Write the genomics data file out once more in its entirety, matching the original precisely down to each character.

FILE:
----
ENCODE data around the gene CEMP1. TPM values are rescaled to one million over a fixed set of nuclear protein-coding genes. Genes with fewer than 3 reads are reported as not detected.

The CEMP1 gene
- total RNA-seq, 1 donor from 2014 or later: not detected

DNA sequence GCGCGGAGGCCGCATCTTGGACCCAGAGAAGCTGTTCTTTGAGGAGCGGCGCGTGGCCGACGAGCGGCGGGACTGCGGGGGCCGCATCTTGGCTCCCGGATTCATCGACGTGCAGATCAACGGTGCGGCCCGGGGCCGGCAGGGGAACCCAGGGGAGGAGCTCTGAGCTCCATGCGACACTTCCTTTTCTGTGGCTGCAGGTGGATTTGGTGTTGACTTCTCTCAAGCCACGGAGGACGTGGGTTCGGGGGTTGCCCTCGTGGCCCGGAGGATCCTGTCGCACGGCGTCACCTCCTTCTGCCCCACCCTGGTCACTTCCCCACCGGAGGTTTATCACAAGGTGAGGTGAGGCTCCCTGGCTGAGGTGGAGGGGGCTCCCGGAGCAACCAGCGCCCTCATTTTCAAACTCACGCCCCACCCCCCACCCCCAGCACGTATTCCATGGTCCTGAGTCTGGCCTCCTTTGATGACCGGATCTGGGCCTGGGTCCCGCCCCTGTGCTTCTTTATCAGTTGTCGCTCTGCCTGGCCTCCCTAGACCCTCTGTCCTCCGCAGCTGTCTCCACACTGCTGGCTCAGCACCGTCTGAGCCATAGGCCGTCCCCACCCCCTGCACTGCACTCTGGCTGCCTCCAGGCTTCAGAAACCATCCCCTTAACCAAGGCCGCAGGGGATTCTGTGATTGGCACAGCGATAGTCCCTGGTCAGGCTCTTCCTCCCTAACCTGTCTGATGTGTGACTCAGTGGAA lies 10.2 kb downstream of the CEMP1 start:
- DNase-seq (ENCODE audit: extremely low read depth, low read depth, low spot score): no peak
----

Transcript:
ENCODE data around the gene CEMP1. TPM values are rescaled to one million over a fixed set of nuclear protein-coding genes. Genes with fewer than 3 reads are reported as not detected.

The CEMP1 gene
- total RNA-seq, 1 donor from 2014 or later: not detected

DNA sequence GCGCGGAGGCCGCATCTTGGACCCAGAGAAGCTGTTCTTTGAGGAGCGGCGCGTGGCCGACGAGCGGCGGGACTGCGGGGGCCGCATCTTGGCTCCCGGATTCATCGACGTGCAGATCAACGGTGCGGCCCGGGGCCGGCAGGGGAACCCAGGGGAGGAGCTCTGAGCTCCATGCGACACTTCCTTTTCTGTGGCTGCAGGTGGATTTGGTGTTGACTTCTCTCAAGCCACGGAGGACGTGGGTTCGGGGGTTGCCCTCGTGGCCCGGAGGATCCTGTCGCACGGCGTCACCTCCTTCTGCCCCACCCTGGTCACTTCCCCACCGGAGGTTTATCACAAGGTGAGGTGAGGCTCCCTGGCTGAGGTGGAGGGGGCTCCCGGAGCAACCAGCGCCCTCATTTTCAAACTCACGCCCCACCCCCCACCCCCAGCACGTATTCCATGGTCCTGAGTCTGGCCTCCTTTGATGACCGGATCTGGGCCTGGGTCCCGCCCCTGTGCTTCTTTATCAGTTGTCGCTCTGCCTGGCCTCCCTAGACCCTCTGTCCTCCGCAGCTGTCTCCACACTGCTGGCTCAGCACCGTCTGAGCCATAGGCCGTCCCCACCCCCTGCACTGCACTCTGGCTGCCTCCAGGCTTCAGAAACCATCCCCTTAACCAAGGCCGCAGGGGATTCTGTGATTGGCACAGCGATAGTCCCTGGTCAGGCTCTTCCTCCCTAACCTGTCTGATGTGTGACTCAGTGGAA lies 10.2 kb downstream of the CEMP1 start:
- DNase-seq (ENCODE audit: extremely low read depth, low read depth, low spot score): no peak